The sun was up for just a little more than an hour Tuesday when Allison Bracy and her brother, Ben, started rolling out fasnacht dough.
Though the siblings, students at Hamburg High School, are only 17 and 15 respectively, they are old hands at making the deep-fried doughnuts using a recipe handed down from their great-grandmother, Sarah Smith.
This year, just as they have almost every year since 2014, the teens joined their parents, Rich and Kathi Bracy of Windsor Township, and a group of volunteers from Fleetwood Bible Church in making the traditional treats for the residents of Hope Rescue Mission.
They started Monday by making the dough at home, mixing eggs, flour, sugar and yeast by hand.
While some traditional recipes call for mashed potatoes, Granny Smith’s does not.
Tuesday morning, the Bracy family and their crew descended on the kitchen of the men’s shelter, 645 N. Sixth St., temporarily banishing Chef Ron Nolen and his assistant, shelter resident Jonathan Workman. The pair holed up in Chef Ron’s office, hoping to be called on for a taste test.
“They are really good, especially when you get them hot from the fryer,” Workman said. “I like them because they are not real sweet.”
Both he and Nolen said they monitor their diets for fat and sugar intake, but planned to make an exception Tuesday by eating the pillowy concoctions, slathered with butter and syrup.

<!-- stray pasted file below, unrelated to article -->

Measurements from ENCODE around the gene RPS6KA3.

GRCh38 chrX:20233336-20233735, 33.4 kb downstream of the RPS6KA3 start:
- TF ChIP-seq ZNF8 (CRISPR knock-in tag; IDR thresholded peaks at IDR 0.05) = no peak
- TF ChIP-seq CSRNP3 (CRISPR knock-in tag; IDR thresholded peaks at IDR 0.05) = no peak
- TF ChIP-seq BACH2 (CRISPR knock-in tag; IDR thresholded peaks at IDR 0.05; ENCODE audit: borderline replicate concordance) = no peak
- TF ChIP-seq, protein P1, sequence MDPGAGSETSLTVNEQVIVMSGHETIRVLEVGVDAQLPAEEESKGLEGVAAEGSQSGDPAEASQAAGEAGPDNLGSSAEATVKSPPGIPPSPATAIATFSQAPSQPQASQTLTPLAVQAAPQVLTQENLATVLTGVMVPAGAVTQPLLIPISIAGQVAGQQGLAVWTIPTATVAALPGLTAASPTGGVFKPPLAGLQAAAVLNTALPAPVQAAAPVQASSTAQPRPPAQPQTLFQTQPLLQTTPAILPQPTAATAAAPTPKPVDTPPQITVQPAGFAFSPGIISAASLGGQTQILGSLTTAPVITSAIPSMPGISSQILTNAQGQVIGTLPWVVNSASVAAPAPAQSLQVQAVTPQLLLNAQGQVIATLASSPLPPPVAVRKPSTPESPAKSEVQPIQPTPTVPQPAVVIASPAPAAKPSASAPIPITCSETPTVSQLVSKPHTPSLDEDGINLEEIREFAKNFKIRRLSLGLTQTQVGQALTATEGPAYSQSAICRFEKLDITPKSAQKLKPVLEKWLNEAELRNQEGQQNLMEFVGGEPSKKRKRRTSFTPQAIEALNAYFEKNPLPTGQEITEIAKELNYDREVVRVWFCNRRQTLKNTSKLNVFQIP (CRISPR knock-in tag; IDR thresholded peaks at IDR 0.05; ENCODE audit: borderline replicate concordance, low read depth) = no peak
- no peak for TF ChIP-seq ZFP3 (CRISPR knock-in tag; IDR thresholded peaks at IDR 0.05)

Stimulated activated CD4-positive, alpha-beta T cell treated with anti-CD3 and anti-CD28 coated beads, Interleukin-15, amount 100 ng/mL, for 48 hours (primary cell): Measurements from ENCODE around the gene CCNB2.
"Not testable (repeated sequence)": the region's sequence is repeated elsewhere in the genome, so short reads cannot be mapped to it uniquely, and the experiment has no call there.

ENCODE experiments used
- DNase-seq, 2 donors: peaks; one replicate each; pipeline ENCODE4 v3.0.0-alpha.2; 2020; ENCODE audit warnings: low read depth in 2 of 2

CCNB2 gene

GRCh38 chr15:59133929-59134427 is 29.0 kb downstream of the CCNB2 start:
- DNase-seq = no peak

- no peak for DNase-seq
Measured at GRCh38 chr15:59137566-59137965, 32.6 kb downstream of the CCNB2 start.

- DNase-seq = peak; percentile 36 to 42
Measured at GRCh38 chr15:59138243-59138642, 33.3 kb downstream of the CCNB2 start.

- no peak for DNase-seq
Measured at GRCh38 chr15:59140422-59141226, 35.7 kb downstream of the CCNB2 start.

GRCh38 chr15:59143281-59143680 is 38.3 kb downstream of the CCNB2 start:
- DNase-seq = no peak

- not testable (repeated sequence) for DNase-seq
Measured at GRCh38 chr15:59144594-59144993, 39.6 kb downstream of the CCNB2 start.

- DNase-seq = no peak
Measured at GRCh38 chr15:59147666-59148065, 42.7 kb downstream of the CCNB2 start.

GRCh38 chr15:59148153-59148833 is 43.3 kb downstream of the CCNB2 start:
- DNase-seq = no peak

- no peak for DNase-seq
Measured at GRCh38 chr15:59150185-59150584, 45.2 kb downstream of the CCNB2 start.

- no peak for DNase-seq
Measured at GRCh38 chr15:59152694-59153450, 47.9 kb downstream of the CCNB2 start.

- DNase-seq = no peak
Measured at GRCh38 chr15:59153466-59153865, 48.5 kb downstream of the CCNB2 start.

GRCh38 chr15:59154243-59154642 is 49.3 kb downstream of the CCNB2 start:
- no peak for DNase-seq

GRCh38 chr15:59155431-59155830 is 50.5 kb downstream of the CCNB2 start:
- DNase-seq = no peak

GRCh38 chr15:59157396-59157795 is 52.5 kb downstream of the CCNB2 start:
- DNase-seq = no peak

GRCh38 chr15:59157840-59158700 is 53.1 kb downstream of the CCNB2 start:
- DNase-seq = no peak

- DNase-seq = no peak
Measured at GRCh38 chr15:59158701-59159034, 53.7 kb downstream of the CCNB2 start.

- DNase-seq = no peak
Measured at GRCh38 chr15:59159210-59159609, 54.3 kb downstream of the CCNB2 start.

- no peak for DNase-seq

Ben and a friend, Derek Hawkins, also 15, got straight to work, rolling the dough and cutting it into rectangular pieces. They twisted a knife blade into the center of each rectangle to create a hole, placed the shapes on trays and popped them into the mission’s proofing box for a final rise.
Set to 90 degrees, the proofer’s humid heat aids rising.
Punching a hole in the middle of the dough shapes supposedly allows the insides and the outsides to fry at the same rate and speeds cooking time, Ben said, noting he and Derek tested the theory last year.
“There wasn’t any difference,” Ben said. “It’s just tradition, the way my great-grandmother did it.”
Fried crisp and golden on the outsides with light and fluffy insides, the fasnachts were ringers for those Rich Bracy, 53, remembers from his childhood. His grandmother made dozens every Shrove Tuesday, the day before the Lenten season of fasting begins.
A Pennsylvania Dutch word, fasnacht roughly translates to “the night before the fast.”
Bracy said the family tradition died with Granny Smith and an aunt, but seven years ago he and Kathi, 55, decided to revive the annual custom with their children and friends from church.
Renovations to the mission’s kitchen facilities in 2019 forced the group to skip the pre-Lenten feast day, and they headed to Honduras on a church mission trip instead. They were back at the fryers last year, and even the COVID-19 crisis couldn’t stop them this year.
Newcomers to the project, Colleen Falcone of Amity Township and Matt Hermausader of Maidencreek Township, willingly made up for the shortfall of some longtime volunteers, who opted out this year, due to a higher risk of contracting the virus.
An old-hand at fasnacht-making, Hermausader learned the process from his parents, but needed to brush-up on his skills.
“I hadn’t made them in years,” he said.
For Falcone, the experience was as much a chance to learn about the custom as an opportunity of doing something nice for the shelter’s residents, who enjoyed the treats with lunch.
“This is another great way to serve the community,” she said.